Applicant Harbor Hemp applied to register the mark HARBOR HEMP COMPANY in standard character and design form (below), for non-medicated skin preparations (Class 3), dietary and nutritional  supplements (Class 5), and electronic cigarettes (Class 34), all “containing legally produced industrial hemp extract.” USPTO refused registration as to the Class 5 goods on the ground that the goods are “per se unlawful under the FDCA and therefore Applicant does not have a bona fide intent to use the mark in lawful commerce under Sections 1 and 45 of the Trademark Act.” The Board affirmed that refusal. It also affirmed refusals of the entire applications based on the applicant’s failure to disclaim “HEMP COMPANY” and its failure to amend the description of the mark to conform to the application drawing and the color claim of record.).  In re Harbor Hemp Company LLC, Serial Nos. 88377702 and 88377730 (January 27, 2002) [not precedential] (Opinion by Judge Thomas Shaw).



The Federal Drug and Cosmetic Act (FDCA) requires that any product marketed with a claim of therapeutic benefit, including those containing cannabis or cannabis-derived compounds, be approved for its intended use before it may be introduced into interstate commerce, whether hemp-derived or not. [FDA Statement on regulation of products containing cannabis and cannabis-derived compounds here]. An unapproved new drug cannot be distributed or sold in interstate commerce unless it is the subject of an FDA-approved new drug application (NDA) or abbreviated new drug application (ANDA). All of applicant’s Class 5 products fell within the ambit of the FDCA.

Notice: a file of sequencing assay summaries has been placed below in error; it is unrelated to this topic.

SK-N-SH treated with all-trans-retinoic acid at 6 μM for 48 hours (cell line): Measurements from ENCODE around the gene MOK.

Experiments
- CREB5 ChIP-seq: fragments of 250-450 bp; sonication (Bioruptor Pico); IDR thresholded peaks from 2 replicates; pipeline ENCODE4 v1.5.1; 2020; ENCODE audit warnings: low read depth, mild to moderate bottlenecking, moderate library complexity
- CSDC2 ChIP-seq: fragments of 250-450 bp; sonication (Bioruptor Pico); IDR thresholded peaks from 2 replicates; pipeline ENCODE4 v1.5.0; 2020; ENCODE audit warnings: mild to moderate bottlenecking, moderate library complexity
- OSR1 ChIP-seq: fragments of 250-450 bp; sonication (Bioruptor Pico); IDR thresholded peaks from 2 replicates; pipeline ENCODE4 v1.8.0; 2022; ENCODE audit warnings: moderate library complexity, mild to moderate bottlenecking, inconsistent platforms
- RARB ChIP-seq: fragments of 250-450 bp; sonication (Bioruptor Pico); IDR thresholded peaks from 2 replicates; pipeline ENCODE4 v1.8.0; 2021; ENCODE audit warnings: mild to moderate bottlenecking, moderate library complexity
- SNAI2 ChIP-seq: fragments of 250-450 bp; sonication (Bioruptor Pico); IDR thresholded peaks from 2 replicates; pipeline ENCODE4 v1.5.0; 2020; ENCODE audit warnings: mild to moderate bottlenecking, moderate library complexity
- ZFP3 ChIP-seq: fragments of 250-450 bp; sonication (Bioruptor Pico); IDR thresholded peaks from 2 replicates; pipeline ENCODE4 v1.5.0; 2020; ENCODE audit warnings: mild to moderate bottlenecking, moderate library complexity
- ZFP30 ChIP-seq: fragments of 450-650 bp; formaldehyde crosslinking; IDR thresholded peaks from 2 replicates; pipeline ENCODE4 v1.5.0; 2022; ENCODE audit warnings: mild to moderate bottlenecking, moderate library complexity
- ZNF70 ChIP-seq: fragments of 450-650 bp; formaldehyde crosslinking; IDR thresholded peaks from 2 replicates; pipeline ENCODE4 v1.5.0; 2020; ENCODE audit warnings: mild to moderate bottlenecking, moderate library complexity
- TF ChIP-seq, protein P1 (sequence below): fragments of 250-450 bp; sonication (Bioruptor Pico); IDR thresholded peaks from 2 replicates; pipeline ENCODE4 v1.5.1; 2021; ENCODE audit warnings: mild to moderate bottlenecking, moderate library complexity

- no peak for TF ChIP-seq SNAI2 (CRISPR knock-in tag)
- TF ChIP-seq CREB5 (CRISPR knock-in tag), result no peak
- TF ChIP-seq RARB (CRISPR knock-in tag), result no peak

The Board stated the issue on this appeal to be “whether an applicant for federal trademark registration can have a bona fide intent to use its mark in commerce on goods that are currently prohibited under federal law but that may, perhaps, become lawful in the future.”

The Board noted that applicant’s Class 5 identification of goods does not exclude CBD as an ingredient. Applicant stated that if the goods do contain CBD, its labels will suffice to advise consumer of that fact. The Board found that statement to be “disingenuous at best.”

Applicant appears to be using the wording “containing legally produced industrial hemp extract” to obscure the fact that the goods contain CBD, in order to avoid a refusal to register the mark now, while leaving open the possibility of adding CBD to its products later. That is, Applicant is seeking to avoid a refusal to register the marks until such time as CBD products are no longer regulated by the FDCA. Applicant admits as much when it states that the wording “legally produced industrial hemp extract” “was deliberately fashioned to account for the fact that, whatever the appellant includes in its product, it will be done ‘legally,’ and pursuant to the rules and regulations of the FDCA at the time use is initiated.”

Applicant did not submit evidence of FDCA approval, and so it was unlawful for applicant to introduce its goods into the marketplace at the time of its application filing date. [I believe that the drug Epidiolex is the only drug derived from marijuana that has been approved by the FDCA – ed. (FDA announcement here)].

Nevertheless, applicant argued that, at least for intent-to-use applications, registration should be allowed where use in any one state is illegal, since the trademark owner can avoid selling in states where it is illegal. The Board disagreed.

Because Applicant’s identified goods could not be lawfully introduced into commerce as of the filing date of the applications, Applicant did not have the requisite bona fide intent to use the marks in lawful commerce in connection with such goods. See JJ206, 120 USPQ2d at 1569; In re Stanley Bros. Social Enters., LLC, 2020 USPQ2d 10658, *9 (TTAB 2020).

And so, the Board affirmed the refusal under Sections 1 and 45 of the Trademark Act.

TTABlogger comment: See Examination Guide 1-19: Examination of Marks for Cannabis and Cannabis-Related Goods and Services after Enactment of the 2018 Farm Bill. (pdf here).

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